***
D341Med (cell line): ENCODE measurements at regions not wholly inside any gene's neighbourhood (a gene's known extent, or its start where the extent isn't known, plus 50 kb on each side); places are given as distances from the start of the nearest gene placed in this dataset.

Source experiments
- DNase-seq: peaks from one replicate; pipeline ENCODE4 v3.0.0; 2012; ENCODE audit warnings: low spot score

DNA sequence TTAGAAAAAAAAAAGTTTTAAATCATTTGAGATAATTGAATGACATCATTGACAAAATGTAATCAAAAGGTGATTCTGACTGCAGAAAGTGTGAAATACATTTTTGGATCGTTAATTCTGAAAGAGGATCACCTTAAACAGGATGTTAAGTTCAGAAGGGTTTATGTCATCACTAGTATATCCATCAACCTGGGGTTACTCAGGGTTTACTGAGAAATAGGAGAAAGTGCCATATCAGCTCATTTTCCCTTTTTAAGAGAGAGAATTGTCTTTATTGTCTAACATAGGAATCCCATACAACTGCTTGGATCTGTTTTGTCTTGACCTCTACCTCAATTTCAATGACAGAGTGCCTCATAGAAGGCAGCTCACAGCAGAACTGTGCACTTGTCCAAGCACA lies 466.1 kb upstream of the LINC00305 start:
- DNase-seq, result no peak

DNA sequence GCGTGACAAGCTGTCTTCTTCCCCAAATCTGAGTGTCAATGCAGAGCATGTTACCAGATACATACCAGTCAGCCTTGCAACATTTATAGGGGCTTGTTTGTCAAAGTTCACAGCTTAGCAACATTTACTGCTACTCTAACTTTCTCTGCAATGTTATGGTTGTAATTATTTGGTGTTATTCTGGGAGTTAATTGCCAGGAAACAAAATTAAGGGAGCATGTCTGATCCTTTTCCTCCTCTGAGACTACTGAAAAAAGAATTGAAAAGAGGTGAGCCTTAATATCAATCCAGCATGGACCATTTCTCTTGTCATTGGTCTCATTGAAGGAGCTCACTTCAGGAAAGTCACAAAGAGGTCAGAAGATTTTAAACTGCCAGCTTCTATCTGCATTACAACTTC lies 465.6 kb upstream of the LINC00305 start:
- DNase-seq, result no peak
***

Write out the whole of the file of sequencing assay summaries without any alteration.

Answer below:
D341Med (cell line): ENCODE measurements at regions not wholly inside any gene's neighbourhood (a gene's known extent, or its start where the extent isn't known, plus 50 kb on each side); places are given as distances from the start of the nearest gene placed in this dataset.

Source experiments
- DNase-seq: peaks from one replicate; pipeline ENCODE4 v3.0.0; 2012; ENCODE audit warnings: low spot score

DNA sequence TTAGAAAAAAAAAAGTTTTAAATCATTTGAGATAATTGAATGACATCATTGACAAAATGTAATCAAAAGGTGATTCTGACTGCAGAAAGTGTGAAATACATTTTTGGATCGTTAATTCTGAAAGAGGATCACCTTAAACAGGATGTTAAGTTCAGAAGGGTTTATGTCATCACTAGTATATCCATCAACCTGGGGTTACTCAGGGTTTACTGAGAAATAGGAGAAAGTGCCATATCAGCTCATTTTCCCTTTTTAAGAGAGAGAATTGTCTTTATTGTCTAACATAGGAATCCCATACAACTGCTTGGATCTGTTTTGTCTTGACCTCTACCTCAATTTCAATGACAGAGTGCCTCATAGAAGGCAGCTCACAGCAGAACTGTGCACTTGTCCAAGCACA lies 466.1 kb upstream of the LINC00305 start:
- DNase-seq, result no peak

DNA sequence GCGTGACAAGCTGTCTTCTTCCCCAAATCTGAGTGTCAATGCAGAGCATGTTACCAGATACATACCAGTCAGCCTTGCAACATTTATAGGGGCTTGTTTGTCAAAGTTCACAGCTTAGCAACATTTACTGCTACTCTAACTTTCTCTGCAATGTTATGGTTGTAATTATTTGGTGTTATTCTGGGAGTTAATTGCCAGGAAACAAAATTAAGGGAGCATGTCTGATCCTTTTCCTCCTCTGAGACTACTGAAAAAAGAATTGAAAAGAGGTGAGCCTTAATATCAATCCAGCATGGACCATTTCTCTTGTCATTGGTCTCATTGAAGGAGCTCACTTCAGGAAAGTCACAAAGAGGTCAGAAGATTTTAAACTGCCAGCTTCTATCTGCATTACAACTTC lies 465.6 kb upstream of the LINC00305 start:
- DNase-seq, result no peak